TANZANIA joined the global community yesterday to mark the World Habitat Day, which presented stakeholders with a good platform to reflect on the state of human settlements.
The objective of commemorating the day is to remind the world that all have the power and the responsibility to shape the future of their cities and towns.
According to the United Nations, there are more than 1.2 billion people globally without somewhere decent to call a home with a huge number remaining homeless in cities.
Inclusive, affordable and adequate housing is fundamental to transforming cities and communities and making them resilient and to the achievement of Sustainable Development Goal 11 and all the SDGs.
In Tanzania, the demand for housing and housing loans remains extremely high and is constrained by inadequate supply of affordable housing and high interest rates.
According to a pan-African finance institution, Shelter Afrique, the housing need in Tanzania is estimated to be 3 million units with an annual increase of 200,000 units. The housing deficit in urban Tanzania is estimated to be 1.2 million units, of which 36 per cent are in Dar es Salaam City.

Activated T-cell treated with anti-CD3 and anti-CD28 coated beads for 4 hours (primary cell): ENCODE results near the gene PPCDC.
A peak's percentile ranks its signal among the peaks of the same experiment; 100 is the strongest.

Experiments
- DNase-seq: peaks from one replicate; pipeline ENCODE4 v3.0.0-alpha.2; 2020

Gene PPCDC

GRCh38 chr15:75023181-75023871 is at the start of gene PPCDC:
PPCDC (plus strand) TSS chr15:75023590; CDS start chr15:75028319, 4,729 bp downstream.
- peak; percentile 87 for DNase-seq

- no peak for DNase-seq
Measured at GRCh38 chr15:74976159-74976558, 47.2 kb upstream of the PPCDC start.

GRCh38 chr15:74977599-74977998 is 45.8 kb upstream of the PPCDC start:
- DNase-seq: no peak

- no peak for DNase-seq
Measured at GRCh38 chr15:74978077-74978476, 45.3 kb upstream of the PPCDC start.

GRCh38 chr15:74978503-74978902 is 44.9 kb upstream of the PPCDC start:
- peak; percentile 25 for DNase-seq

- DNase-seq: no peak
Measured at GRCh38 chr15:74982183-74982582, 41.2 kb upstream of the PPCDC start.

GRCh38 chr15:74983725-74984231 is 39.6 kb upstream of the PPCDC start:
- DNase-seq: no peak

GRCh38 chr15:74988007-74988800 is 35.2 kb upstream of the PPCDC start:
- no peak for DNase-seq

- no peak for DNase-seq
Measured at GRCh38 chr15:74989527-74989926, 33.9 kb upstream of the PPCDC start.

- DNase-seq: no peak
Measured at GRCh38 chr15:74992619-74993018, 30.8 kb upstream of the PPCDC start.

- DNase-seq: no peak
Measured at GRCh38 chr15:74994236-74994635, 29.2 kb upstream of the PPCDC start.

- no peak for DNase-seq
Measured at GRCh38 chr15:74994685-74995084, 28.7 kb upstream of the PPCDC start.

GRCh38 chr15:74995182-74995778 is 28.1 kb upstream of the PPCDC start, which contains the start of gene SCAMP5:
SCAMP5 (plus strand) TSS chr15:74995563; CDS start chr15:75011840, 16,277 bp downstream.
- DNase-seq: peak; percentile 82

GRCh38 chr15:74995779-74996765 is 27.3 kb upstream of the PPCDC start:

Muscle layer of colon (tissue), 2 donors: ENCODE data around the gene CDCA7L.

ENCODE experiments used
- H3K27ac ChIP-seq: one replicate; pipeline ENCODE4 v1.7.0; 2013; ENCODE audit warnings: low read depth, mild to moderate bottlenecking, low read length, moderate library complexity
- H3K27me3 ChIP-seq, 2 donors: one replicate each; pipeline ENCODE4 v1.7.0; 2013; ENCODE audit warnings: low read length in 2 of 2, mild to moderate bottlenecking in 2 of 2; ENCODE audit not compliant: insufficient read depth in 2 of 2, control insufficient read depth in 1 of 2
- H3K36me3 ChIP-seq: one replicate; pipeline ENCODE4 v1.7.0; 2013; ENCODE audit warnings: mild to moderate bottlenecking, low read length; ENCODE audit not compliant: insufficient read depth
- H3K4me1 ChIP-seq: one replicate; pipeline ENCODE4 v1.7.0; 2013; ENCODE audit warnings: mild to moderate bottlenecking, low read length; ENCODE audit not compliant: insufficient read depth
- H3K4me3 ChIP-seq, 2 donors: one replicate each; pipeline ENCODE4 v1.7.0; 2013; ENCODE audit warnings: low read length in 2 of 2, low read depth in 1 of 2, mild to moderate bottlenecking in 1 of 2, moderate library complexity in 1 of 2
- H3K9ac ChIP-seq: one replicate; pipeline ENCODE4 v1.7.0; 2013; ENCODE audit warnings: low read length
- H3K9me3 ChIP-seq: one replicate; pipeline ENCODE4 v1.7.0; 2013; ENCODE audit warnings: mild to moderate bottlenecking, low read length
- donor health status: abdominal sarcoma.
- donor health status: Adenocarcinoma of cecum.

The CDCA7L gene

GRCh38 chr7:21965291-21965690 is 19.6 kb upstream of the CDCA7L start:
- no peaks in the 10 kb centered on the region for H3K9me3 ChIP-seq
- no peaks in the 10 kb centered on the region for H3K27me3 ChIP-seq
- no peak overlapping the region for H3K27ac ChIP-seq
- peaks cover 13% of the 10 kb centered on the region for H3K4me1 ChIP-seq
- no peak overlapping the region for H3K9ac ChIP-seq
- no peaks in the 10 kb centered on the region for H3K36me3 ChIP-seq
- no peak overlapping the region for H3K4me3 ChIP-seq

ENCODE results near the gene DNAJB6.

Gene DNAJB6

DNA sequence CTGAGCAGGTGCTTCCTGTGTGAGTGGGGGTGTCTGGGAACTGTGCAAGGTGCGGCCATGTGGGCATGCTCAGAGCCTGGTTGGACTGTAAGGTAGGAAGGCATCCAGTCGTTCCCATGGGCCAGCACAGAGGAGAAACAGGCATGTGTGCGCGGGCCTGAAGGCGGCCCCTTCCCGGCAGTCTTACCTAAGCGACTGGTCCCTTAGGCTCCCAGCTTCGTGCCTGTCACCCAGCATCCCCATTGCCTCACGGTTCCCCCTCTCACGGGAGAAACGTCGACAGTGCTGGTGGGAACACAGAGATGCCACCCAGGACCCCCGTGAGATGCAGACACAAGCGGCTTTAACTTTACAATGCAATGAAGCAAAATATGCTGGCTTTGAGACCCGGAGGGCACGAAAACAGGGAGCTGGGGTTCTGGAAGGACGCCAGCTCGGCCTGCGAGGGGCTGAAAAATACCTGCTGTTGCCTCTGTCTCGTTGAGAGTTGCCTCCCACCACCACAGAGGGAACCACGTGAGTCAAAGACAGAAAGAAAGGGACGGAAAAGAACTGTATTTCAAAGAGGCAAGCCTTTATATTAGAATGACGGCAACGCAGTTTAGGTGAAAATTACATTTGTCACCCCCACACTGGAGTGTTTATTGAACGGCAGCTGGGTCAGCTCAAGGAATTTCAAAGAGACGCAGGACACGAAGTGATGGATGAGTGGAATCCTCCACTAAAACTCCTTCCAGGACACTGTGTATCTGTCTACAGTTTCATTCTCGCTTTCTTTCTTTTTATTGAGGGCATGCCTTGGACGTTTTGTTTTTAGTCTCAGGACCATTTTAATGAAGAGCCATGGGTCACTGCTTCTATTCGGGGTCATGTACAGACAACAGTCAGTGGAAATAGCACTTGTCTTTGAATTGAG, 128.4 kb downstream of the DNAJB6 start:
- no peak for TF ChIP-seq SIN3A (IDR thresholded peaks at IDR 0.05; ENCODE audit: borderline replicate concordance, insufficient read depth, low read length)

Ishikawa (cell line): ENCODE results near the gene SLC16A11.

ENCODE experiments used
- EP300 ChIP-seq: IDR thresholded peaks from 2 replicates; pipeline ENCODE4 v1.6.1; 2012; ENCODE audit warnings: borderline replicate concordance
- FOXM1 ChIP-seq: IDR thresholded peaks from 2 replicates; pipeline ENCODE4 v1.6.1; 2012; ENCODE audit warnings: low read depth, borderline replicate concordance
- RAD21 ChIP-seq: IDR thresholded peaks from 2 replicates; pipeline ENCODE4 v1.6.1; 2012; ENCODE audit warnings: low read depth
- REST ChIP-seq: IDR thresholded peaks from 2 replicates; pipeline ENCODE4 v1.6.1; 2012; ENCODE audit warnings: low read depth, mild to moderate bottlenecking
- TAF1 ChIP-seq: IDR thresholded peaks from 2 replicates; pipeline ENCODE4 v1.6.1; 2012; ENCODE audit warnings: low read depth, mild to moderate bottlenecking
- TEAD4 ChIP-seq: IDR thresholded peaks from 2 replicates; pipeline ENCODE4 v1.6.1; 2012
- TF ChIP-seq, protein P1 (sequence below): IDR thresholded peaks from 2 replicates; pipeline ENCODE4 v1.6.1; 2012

The government has been making significant strides to create an enabling environment in order to attract more investment in the housing sector with the ultimate goal to improve human settlements.
The efforts include the legalisation of informal settlements, increasing and speeding up issuance of title deeds as an important strategy in formalising human settlements. For example, the government has started issuing electronic title deeds where the application and payment are made electronically thus reducing unnecessary delays.
The ongoing investment in the housing sector through the Tanzania Housing Corporation (THC), Watumishi Housing Company (WHC) and the Tanzania Mortgage Refinancing Company Limited (TMRC) are complimenting the government efforts in lessening the housing deficit in the country.
Delivery of decent homes should be seen as part of a wider goal to improve public service delivery and the standard of living for vulnerable people and disadvantaged groups particularly those living in rural areas.
Affordable homes are not only a fundamental human right, but they unlock unimaginable human potential to shape their future, climate resilience, renewable energy and socio-economic justice.
It is therefore important that Tanzanians continue to support government efforts in increasing access to affordable houses as a way to reduce poverty and promote economic growth.